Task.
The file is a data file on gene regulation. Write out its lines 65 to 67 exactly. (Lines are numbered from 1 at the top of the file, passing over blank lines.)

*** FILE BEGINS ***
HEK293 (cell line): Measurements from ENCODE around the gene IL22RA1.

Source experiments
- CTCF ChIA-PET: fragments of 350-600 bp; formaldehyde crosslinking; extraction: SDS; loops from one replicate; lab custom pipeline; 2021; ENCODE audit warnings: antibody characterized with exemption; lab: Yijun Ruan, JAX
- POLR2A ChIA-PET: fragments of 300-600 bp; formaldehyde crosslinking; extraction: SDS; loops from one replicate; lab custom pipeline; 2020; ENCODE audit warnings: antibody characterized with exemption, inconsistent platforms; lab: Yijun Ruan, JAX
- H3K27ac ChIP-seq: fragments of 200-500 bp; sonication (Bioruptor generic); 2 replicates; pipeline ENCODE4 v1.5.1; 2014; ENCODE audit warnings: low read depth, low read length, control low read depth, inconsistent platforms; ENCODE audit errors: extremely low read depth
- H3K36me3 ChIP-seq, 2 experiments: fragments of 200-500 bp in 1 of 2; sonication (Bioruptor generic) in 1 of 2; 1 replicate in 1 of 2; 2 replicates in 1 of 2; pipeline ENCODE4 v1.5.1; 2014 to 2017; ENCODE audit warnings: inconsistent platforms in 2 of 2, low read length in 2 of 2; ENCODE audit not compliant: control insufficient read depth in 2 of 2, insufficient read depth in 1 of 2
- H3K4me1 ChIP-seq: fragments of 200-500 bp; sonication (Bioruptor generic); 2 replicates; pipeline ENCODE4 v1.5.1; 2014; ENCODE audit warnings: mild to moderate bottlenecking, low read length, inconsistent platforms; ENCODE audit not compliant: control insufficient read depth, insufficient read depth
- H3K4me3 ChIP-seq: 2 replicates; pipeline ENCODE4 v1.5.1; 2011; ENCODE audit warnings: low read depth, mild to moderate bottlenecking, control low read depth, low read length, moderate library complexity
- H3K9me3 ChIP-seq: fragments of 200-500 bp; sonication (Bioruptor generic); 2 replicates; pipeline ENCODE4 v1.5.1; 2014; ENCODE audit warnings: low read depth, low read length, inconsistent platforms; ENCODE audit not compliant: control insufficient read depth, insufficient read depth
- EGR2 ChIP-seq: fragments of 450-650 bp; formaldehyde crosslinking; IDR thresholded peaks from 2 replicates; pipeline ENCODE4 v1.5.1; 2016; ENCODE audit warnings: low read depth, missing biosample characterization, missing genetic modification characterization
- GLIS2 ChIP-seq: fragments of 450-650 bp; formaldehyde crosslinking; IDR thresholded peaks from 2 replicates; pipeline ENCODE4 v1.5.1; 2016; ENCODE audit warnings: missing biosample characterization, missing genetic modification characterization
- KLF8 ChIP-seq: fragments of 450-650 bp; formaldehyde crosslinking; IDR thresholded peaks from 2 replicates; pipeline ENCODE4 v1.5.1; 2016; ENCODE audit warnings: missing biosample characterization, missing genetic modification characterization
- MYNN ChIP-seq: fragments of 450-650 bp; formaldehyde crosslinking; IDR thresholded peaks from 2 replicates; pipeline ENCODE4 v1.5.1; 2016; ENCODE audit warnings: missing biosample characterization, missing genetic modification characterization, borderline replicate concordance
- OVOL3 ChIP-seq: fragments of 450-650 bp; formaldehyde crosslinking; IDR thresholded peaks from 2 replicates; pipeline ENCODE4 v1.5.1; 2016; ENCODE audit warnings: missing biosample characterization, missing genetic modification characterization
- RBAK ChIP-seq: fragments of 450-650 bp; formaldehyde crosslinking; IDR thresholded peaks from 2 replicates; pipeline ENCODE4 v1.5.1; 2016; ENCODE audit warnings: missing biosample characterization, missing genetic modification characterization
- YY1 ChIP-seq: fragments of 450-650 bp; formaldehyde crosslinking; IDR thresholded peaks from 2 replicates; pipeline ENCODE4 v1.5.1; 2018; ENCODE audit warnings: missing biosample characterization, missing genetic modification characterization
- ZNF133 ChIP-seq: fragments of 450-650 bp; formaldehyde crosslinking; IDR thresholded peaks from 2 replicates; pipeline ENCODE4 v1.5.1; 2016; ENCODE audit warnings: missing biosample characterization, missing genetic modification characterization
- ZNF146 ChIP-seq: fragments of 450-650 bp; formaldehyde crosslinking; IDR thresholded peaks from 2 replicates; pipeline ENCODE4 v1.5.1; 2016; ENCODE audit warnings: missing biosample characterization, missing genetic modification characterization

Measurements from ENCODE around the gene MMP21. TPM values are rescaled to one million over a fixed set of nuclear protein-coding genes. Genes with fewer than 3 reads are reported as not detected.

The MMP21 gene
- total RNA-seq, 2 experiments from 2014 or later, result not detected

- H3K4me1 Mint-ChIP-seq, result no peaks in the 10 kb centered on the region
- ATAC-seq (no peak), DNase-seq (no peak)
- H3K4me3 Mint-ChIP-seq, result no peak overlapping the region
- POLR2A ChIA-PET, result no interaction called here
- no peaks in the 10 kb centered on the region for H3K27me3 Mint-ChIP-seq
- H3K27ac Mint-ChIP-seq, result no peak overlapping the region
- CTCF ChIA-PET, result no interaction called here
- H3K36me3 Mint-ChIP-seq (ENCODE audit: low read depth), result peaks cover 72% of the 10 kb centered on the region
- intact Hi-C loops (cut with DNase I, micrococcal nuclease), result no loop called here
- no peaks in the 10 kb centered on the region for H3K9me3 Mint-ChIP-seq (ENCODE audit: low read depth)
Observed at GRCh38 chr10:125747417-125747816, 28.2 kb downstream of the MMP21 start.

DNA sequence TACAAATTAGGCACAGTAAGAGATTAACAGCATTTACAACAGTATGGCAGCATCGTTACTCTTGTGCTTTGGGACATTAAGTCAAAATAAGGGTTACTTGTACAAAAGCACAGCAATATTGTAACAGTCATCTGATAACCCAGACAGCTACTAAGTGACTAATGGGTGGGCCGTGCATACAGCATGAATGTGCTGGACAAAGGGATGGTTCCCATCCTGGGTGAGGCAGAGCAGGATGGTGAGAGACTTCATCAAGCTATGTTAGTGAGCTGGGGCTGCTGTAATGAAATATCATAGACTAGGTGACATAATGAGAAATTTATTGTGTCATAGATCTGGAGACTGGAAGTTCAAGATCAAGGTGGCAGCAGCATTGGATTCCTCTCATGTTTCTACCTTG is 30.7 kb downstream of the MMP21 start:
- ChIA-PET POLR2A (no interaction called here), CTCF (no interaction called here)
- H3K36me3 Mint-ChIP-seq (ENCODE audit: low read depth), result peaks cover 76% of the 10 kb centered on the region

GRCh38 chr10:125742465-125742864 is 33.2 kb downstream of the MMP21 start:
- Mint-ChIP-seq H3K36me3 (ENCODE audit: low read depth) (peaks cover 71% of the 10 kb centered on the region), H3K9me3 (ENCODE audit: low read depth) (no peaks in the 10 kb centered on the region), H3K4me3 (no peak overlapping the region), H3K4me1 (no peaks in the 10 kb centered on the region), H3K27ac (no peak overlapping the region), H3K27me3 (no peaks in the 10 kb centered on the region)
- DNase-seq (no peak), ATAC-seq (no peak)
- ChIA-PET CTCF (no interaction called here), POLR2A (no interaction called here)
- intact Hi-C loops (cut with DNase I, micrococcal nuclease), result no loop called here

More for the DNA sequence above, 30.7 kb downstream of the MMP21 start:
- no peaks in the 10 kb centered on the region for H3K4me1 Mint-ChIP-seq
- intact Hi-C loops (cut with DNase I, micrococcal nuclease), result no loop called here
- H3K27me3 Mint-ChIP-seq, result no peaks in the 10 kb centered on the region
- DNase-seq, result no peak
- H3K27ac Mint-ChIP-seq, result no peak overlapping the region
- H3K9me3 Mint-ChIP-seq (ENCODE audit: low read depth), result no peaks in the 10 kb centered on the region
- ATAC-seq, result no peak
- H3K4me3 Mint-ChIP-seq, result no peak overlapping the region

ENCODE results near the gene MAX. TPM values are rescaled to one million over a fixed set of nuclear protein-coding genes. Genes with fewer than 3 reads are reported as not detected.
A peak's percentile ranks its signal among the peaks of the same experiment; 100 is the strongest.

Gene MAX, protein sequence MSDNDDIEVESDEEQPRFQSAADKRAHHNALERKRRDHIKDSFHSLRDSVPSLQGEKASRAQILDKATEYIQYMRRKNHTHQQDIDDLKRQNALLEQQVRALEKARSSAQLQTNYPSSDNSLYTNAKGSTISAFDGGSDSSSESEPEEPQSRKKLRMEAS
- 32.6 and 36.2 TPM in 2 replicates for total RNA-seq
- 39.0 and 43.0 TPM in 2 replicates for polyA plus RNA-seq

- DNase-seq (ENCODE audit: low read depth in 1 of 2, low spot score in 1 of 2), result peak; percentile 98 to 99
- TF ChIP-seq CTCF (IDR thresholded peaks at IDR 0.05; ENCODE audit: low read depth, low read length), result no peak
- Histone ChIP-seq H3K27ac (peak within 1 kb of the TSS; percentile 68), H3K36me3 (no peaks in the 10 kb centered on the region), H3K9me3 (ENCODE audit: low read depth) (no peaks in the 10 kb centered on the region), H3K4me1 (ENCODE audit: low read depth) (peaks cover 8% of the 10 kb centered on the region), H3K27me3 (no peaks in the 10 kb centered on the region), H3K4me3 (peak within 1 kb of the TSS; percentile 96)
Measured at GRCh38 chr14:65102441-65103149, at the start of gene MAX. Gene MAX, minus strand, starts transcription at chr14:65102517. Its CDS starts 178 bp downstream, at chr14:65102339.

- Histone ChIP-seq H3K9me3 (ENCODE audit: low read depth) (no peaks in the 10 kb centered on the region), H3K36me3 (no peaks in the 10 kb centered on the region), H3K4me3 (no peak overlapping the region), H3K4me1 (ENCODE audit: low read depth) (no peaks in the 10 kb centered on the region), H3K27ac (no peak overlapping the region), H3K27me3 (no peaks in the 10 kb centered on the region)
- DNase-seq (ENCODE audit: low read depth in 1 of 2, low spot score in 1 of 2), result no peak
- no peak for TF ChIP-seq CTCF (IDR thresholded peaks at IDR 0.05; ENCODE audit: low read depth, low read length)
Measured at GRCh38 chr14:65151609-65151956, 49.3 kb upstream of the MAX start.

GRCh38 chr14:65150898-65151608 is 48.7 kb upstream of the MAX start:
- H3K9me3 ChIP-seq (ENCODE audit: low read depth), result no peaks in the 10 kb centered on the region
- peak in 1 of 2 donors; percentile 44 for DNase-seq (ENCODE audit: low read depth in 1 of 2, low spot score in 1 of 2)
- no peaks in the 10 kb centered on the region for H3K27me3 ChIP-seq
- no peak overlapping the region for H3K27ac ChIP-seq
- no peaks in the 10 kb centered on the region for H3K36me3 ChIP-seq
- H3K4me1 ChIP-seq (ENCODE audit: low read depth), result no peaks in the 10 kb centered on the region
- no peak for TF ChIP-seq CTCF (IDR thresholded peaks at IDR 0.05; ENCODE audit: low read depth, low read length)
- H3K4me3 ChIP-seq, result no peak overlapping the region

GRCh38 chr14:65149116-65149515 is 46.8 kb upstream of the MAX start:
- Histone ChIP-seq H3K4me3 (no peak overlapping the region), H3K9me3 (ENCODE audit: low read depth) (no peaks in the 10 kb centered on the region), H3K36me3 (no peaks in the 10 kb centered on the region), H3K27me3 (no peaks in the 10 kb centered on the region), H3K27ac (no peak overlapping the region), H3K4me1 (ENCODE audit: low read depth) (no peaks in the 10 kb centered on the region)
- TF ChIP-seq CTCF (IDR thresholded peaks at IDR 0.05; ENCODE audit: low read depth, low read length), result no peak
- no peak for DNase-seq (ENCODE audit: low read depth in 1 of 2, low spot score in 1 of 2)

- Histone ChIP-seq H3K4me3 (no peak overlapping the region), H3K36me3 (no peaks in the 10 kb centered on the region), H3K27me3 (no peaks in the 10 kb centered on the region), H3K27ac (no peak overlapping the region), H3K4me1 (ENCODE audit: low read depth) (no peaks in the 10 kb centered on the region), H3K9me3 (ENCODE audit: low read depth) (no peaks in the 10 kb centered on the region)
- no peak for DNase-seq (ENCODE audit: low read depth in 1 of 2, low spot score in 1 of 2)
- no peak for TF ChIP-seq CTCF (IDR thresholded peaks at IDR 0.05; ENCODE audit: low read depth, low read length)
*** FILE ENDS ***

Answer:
- peak in 1 of 2 donors; percentile 44 for DNase-seq (ENCODE audit: low read depth in 1 of 2, low spot score in 1 of 2)
- no peaks in the 10 kb centered on the region for H3K27me3 ChIP-seq
- no peak overlapping the region for H3K27ac ChIP-seq